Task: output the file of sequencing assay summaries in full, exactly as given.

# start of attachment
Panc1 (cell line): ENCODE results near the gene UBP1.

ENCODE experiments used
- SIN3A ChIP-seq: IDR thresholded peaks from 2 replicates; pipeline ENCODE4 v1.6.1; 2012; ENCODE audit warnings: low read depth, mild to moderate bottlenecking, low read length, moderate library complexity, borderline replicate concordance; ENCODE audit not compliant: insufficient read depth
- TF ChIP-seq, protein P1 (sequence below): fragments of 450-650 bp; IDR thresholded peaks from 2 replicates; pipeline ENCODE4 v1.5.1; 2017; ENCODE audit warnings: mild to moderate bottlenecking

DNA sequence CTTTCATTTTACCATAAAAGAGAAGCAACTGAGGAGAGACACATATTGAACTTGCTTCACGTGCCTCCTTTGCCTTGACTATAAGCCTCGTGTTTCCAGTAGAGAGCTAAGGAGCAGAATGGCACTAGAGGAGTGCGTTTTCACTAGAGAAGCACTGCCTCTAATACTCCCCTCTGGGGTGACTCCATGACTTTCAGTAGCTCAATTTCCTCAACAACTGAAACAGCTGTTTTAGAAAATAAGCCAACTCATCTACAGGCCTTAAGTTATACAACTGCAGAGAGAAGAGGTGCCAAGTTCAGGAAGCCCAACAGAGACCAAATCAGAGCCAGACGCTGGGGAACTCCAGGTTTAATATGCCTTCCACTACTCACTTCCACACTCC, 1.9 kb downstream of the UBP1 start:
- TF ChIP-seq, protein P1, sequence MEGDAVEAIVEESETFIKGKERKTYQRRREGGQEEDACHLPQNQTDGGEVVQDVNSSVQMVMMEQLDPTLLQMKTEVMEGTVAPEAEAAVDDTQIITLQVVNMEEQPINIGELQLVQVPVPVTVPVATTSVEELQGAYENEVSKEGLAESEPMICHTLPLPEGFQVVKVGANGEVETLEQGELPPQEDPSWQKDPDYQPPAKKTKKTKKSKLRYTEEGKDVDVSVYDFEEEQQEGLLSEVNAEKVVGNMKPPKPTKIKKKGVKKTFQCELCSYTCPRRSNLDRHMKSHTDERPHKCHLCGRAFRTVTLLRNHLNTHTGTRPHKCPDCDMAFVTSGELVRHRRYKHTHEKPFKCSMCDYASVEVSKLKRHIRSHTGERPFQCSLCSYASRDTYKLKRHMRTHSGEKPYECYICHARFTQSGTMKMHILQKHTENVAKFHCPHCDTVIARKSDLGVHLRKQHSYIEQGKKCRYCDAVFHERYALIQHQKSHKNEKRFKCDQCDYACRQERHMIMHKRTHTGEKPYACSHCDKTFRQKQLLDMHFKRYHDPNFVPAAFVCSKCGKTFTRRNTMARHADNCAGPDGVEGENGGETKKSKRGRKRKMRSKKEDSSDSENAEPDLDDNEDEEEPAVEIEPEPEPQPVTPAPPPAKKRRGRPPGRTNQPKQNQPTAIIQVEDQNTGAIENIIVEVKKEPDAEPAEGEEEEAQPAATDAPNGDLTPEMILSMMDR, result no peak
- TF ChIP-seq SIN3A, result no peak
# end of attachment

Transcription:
Panc1 (cell line): ENCODE results near the gene UBP1.

ENCODE experiments used
- SIN3A ChIP-seq: IDR thresholded peaks from 2 replicates; pipeline ENCODE4 v1.6.1; 2012; ENCODE audit warnings: low read depth, mild to moderate bottlenecking, low read length, moderate library complexity, borderline replicate concordance; ENCODE audit not compliant: insufficient read depth
- TF ChIP-seq, protein P1 (sequence below): fragments of 450-650 bp; IDR thresholded peaks from 2 replicates; pipeline ENCODE4 v1.5.1; 2017; ENCODE audit warnings: mild to moderate bottlenecking

DNA sequence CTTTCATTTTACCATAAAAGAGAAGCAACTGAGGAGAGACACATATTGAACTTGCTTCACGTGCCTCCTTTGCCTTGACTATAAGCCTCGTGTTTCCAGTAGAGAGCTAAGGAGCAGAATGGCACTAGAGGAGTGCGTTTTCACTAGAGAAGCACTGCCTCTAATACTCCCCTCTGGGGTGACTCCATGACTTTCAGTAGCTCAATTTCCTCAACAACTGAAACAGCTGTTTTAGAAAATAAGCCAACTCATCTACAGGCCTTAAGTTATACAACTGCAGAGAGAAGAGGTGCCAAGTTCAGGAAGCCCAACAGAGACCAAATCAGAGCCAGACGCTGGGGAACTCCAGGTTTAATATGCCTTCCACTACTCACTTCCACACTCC, 1.9 kb downstream of the UBP1 start:
- TF ChIP-seq, protein P1, sequence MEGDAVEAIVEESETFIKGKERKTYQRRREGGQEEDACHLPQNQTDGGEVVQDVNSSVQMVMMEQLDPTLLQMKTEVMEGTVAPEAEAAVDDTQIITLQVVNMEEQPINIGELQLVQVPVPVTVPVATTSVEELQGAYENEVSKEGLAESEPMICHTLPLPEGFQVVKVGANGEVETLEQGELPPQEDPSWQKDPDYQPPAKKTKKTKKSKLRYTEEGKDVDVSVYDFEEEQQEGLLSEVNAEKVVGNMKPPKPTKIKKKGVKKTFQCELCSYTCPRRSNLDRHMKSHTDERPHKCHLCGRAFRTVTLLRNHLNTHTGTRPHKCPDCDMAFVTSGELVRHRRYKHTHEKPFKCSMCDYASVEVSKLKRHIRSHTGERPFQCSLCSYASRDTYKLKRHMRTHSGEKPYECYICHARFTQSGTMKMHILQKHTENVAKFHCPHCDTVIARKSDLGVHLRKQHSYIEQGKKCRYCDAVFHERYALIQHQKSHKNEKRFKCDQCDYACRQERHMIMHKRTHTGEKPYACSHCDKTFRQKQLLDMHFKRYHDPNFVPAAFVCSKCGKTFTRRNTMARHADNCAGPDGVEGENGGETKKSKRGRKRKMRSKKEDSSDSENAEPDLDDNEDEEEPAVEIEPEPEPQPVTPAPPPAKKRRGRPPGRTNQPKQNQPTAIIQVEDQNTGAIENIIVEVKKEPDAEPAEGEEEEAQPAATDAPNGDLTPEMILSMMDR, result no peak
- TF ChIP-seq SIN3A, result no peak